This is being reflected in the leadership of many of the major US foundations. “Some of the largest and most influential foundations—such as Ford, Kellogg, California Endowment, Silicon Valley, Mellon, RWJ, and Knight—are all headed by people of color,” says McCarthy. “Within Annie E. Casey, 60 percent of the staff are now people of color, a significant change from five years ago.” The Packard Foundation’s Larson agrees about the importance of this change. “I believe much more than I did five years ago that paying attention to race and age in foundation leadership really matters.”

At Meyer Memorial Trust, “We are continuing on a course of deep and extensive equity training,” says CEO Doug Stamm. “We initially began using a racial framework, with all staff, and then engaged where appropriate in separate tracks for both staff and trustees, and then coming back together for shared training in a second phase. The training and honest conversations we have been engaged in have really helped shape our equity lens as individuals and as an organization. No question it’s been a game changer for how we approach our work for deeper impact.”

Over the last decade, Meyer’s board and staff have changed dramatically: The board’s composition used to be a single person of color on a six-member board. Now four out of six trustees are people of color. Meyer’s staff composition has changed from approximately 10 percent people of color to 50 percent people of color. Meyer trustees and the chief investment officer have been deliberate in both seeking and encouraged the trust’s investment managers to add women and people of color to their management teams, and that has led to changes in those organizations as a result.

The change in hiring practices at these foundations is not only a matter of racial balance. The new tools that foundations are using require new kinds of expertise, from corporate finance and venture capital to systems change and data analysis. “Foundations working on complex issues often need a more diverse set of insights and experience, bringing in people from backgrounds like journalism, systems change, finance,” says Wolford, of the McKnight Foundation. “I find our staff needs to understand market forces, think across domains, handle ambiguity and manage relationships in new ways.” Adds Hernández, “If we are going to be involved in system change, we are going to be involved in community organizing, so [at the California Community Foundation] I need to hire people with that background.”

Perhaps the biggest shift in staff qualifications is an increasing recognition that systems change requires a deep understanding of the system that can only be acquired through lived experience. “If the person has never run one of those systems, or been a client of one, the odds are very, very strong that although they may know the problem they will have no idea how to fix it,” says the Casey Foundation’s McCarthy. “You actually have to hire people who have been in the systems you want to fix.”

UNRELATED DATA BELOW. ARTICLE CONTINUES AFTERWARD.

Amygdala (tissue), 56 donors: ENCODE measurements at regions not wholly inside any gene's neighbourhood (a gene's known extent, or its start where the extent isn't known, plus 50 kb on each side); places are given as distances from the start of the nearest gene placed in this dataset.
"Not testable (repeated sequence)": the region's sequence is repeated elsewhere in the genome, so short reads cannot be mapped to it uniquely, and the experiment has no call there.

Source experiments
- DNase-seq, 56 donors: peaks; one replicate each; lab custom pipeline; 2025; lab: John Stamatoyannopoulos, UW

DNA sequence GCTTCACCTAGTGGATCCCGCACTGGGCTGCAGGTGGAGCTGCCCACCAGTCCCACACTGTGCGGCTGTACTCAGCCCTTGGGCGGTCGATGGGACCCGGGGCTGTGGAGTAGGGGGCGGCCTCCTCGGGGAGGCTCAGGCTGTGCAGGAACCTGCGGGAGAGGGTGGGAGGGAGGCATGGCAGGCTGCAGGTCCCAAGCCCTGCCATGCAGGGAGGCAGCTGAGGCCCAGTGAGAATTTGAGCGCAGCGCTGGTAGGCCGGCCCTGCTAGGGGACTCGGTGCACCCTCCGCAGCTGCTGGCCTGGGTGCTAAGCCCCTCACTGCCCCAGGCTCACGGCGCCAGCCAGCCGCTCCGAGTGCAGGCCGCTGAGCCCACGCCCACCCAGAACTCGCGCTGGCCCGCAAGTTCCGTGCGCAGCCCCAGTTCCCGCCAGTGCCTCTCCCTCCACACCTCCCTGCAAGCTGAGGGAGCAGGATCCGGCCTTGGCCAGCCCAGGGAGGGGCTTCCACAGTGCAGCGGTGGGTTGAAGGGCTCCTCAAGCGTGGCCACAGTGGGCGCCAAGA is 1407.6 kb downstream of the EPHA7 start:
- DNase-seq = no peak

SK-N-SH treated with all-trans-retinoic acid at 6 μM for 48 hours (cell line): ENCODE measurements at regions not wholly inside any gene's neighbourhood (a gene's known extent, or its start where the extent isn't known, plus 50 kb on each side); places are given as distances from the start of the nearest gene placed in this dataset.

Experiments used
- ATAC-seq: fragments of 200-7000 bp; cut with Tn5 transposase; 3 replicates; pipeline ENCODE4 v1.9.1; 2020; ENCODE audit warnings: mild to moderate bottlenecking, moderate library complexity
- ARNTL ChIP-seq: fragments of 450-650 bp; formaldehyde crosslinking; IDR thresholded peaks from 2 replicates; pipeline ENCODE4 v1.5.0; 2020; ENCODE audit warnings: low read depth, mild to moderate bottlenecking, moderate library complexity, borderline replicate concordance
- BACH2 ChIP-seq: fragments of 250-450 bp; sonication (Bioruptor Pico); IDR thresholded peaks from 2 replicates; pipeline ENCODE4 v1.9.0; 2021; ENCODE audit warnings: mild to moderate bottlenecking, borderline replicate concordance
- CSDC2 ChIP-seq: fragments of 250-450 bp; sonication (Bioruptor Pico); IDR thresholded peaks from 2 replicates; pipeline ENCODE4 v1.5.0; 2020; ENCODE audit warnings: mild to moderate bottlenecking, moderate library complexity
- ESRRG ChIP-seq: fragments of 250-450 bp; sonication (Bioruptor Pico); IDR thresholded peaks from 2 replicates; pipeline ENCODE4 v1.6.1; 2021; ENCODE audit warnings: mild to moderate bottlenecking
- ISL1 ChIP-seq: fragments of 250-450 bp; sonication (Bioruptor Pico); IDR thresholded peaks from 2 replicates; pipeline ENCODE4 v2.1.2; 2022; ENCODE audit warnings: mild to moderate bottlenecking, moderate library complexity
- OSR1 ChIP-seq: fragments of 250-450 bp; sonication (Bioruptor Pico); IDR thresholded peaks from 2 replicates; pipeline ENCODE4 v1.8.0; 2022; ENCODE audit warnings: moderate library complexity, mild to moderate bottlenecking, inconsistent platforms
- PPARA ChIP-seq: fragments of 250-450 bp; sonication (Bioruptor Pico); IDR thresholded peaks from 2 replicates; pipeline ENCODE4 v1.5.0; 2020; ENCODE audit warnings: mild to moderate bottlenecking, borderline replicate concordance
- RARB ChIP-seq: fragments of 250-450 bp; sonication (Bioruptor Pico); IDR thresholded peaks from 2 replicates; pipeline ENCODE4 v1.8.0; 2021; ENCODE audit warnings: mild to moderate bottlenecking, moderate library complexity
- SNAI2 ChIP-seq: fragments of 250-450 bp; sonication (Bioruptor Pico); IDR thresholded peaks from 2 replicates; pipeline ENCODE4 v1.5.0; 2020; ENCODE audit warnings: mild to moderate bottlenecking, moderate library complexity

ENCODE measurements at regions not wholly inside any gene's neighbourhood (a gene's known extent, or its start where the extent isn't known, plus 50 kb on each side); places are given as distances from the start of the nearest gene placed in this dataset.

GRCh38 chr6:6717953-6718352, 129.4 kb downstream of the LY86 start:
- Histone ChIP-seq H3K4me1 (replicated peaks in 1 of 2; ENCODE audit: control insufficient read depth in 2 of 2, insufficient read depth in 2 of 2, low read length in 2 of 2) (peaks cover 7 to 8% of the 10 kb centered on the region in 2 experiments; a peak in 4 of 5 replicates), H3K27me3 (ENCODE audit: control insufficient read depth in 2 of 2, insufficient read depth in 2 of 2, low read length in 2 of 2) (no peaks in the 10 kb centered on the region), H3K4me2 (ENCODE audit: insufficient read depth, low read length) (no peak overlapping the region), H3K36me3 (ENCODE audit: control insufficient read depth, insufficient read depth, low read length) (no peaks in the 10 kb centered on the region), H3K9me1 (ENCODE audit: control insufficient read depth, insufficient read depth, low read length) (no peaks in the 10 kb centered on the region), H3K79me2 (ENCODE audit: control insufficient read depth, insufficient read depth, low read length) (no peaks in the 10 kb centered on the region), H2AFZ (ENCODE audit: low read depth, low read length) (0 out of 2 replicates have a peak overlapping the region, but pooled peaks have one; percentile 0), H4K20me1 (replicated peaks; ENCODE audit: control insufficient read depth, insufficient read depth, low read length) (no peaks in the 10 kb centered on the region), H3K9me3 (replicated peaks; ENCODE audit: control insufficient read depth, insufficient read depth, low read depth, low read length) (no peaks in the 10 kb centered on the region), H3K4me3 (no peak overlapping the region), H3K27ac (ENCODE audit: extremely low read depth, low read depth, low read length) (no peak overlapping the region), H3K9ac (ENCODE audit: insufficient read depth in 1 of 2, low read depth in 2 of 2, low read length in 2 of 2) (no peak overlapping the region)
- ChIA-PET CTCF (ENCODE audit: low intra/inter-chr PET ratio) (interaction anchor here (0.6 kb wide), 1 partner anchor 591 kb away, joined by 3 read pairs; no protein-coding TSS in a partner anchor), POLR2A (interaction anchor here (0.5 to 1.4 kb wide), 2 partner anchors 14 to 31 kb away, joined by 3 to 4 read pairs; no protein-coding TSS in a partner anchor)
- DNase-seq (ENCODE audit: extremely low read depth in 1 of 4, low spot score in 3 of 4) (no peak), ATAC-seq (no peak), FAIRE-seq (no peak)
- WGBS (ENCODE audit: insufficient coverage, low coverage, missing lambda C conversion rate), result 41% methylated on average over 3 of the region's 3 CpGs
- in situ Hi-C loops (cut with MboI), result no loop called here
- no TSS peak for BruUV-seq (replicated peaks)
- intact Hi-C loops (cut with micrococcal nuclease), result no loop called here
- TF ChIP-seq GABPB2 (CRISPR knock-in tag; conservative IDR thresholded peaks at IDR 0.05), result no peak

Although foundation leaders still recognize that domain expertise on issues such as health or education is important, the need to work across issue areas, blend together different tools, and build trusted relationships with communities has shifted the emphasis from content expertise to context expertise.

“At our foundation [the Houston Endowment], the role of the program officer has evolved considerably over the past few years,” says Stern. “In the past, program officers were viewed as the experts in their fields, which meant they were often hesitant to question each other. Today, our program officers have to be highly collaborative, to be good at convening people, to be great communicators, and to be able to build trust with people. They still need to be knowledgeable about their fields, but the personal characteristics are a lot more important than just being smart enough to evaluate a grant proposal.”

“When we began building out a health team soon after I started at Kresge, a number of people advised me to lead with unassailable sector expertise—to go hire the former head of Harvard Medical School or someone like her,” says Rapson. “But we concluded that perhaps we needed a slightly different cut at expertise—perhaps what you really need is someone who has had experience in both the public and private sectors, and is comfortable with the different tools, decision-making styles, and political realities of the different sectors. We became convinced that—at least at Kresge—we needed someone who has done problem solving in different contexts and has been forced to think about what happens when housing intersects with health which intersects with human services.”

Some foundations are now institutionalizing work across program areas. Robert Wood Johnson Foundation now holds funds in reserve outside program area budgets to incentivize interdisciplinary projects. The Ford Foundation has retained separate program areas but asks each program to make grants that further the foundation’s overarching goal of reducing inequality, whether in economic development or the arts. Other foundations have abandoned program areas altogether. The Community Foundation for Greater Buffalo has no program areas. Each employee has an annual portfolio of work and serves on an internal project team that is reevaluated every year.